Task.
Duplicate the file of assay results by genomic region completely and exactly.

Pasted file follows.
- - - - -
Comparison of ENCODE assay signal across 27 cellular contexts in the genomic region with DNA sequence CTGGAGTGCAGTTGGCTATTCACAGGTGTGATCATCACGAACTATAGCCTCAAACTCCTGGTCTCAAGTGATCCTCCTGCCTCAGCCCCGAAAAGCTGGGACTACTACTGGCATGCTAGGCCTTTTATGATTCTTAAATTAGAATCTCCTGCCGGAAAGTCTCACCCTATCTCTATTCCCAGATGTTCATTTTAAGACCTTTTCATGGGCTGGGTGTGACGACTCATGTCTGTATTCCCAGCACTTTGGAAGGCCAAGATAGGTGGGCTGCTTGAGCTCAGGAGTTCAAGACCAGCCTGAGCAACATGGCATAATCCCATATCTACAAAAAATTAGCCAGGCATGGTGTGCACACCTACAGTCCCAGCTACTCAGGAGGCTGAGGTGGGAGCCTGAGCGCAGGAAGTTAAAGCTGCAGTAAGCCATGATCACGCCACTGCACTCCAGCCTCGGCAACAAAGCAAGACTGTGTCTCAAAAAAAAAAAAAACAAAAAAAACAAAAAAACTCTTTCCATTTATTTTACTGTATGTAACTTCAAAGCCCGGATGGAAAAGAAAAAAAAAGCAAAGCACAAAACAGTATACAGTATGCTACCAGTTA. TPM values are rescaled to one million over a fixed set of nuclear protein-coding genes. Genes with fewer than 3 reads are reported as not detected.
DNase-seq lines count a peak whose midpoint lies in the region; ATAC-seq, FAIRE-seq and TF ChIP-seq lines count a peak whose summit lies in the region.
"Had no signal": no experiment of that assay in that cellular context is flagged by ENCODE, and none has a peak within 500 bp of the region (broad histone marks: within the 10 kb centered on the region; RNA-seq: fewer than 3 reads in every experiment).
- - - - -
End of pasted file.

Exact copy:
Comparison of ENCODE assay signal across 27 cellular contexts in the genomic region with DNA sequence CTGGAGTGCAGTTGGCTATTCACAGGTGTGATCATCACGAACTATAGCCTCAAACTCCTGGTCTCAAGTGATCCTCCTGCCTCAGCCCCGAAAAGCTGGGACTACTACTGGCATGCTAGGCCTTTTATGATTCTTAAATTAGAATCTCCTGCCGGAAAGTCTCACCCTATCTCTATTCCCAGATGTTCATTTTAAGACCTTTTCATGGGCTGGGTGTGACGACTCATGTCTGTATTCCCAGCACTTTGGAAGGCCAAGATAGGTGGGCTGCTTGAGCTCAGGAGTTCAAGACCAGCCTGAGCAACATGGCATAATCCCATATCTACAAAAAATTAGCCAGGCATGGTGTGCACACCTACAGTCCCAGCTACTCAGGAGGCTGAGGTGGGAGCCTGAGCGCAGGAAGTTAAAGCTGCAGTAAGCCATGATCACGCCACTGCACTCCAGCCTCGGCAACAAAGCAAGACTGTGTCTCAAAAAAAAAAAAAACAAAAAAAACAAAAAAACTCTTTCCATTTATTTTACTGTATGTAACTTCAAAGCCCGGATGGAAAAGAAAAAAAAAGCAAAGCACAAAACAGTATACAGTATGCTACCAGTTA. TPM values are rescaled to one million over a fixed set of nuclear protein-coding genes. Genes with fewer than 3 reads are reported as not detected.
DNase-seq lines count a peak whose midpoint lies in the region; ATAC-seq, FAIRE-seq and TF ChIP-seq lines count a peak whose summit lies in the region.
"Had no signal": no experiment of that assay in that cellular context is flagged by ENCODE, and none has a peak within 500 bp of the region (broad histone marks: within the 10 kb centered on the region; RNA-seq: fewer than 3 reads in every experiment).